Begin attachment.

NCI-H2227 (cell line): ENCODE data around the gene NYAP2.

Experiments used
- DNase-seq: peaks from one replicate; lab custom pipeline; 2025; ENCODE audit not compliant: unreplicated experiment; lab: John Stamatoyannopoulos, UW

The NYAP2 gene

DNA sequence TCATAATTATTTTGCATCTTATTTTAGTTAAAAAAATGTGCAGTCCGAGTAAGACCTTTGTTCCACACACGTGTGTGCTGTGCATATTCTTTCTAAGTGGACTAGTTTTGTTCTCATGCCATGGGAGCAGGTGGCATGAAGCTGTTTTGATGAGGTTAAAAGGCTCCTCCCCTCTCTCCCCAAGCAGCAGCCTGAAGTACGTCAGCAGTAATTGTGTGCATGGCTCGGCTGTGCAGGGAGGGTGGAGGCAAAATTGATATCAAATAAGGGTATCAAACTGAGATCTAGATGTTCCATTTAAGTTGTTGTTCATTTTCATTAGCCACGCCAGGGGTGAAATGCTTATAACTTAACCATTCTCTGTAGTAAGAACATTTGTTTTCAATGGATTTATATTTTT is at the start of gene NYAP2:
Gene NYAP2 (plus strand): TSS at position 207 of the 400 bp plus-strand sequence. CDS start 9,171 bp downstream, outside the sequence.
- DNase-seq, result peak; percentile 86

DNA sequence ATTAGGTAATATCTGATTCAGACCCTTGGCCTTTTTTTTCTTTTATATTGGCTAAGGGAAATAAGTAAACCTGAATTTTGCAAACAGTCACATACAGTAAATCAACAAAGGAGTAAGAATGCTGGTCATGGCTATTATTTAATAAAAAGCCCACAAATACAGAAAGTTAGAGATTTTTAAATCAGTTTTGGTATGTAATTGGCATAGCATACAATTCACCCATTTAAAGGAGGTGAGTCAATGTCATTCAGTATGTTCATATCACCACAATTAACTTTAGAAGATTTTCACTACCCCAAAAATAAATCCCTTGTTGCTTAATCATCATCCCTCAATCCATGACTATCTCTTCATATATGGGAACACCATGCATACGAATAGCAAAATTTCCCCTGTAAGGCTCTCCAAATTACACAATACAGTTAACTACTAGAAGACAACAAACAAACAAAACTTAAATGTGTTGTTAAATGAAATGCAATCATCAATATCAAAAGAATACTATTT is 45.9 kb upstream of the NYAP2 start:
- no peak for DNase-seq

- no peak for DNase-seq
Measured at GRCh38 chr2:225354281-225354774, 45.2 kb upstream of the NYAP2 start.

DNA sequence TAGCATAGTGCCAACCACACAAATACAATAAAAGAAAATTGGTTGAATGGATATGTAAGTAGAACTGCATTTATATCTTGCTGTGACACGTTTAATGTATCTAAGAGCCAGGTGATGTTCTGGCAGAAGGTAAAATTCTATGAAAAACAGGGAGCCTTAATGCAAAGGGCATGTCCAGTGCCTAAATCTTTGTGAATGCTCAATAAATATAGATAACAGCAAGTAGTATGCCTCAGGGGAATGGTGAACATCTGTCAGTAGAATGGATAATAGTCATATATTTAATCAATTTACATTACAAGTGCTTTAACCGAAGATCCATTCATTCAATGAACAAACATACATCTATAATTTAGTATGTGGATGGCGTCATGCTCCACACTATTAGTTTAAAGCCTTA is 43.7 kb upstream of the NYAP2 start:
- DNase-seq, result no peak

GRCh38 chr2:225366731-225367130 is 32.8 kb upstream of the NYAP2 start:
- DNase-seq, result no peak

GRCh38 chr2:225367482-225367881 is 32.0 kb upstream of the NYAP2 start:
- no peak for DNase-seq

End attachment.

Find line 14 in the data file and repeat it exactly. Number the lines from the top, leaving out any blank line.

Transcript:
GRCh38 chr2:225366731-225367130 is 32.8 kb upstream of the NYAP2 start: